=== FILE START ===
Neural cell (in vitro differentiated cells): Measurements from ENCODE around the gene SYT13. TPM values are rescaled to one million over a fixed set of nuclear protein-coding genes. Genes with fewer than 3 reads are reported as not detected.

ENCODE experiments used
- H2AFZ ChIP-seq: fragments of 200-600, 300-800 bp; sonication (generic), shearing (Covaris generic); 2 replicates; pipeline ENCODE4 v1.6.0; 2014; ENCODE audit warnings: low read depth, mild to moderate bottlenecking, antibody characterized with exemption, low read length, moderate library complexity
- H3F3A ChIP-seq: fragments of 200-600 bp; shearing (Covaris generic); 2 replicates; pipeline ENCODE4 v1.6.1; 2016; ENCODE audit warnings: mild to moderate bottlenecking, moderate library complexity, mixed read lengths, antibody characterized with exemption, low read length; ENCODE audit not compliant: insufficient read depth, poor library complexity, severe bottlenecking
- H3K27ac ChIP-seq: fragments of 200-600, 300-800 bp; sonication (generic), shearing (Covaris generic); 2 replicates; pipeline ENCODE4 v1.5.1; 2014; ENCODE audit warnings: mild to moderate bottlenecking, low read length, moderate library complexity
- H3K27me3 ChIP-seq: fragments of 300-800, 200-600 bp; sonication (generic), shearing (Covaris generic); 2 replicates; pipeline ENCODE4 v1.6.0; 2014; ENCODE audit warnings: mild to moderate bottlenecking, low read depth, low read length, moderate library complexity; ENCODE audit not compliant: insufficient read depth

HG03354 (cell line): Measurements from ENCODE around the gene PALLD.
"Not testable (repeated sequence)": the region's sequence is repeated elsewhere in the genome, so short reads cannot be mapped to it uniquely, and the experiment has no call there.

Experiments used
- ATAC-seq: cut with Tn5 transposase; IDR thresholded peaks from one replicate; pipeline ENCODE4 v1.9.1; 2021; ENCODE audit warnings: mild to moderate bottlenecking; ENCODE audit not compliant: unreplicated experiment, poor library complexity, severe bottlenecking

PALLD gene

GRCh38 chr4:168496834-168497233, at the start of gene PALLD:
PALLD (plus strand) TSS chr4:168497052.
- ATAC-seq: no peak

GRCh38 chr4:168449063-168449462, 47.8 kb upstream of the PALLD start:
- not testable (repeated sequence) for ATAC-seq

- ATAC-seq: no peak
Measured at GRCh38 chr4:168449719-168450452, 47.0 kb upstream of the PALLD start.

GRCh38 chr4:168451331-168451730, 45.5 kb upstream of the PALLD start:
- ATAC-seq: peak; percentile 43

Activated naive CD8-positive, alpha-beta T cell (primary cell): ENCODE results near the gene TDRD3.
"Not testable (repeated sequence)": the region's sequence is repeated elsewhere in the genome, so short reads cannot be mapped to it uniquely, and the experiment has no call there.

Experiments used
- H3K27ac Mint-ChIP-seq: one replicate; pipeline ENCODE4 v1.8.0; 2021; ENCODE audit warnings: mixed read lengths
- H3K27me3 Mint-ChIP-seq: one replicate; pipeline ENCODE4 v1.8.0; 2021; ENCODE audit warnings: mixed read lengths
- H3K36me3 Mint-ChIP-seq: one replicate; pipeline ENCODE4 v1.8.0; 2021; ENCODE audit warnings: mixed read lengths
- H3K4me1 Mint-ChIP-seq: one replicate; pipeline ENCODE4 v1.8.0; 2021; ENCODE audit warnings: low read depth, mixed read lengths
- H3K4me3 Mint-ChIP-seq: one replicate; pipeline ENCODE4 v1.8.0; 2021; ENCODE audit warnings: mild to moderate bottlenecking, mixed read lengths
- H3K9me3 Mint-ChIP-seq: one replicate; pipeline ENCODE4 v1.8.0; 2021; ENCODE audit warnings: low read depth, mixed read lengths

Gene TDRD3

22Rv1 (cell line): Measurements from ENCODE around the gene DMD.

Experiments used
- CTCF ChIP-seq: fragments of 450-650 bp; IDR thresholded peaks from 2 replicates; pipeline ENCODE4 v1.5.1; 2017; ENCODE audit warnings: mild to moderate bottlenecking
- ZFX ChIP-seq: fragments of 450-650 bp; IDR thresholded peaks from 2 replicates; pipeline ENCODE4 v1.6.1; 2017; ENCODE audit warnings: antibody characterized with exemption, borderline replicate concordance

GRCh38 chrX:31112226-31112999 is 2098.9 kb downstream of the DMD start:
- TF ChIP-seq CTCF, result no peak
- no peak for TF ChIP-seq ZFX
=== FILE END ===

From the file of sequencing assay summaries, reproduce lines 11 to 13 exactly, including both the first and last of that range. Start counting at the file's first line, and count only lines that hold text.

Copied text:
PALLD gene

GRCh38 chr4:168496834-168497233, at the start of gene PALLD:
PALLD (plus strand) TSS chr4:168497052.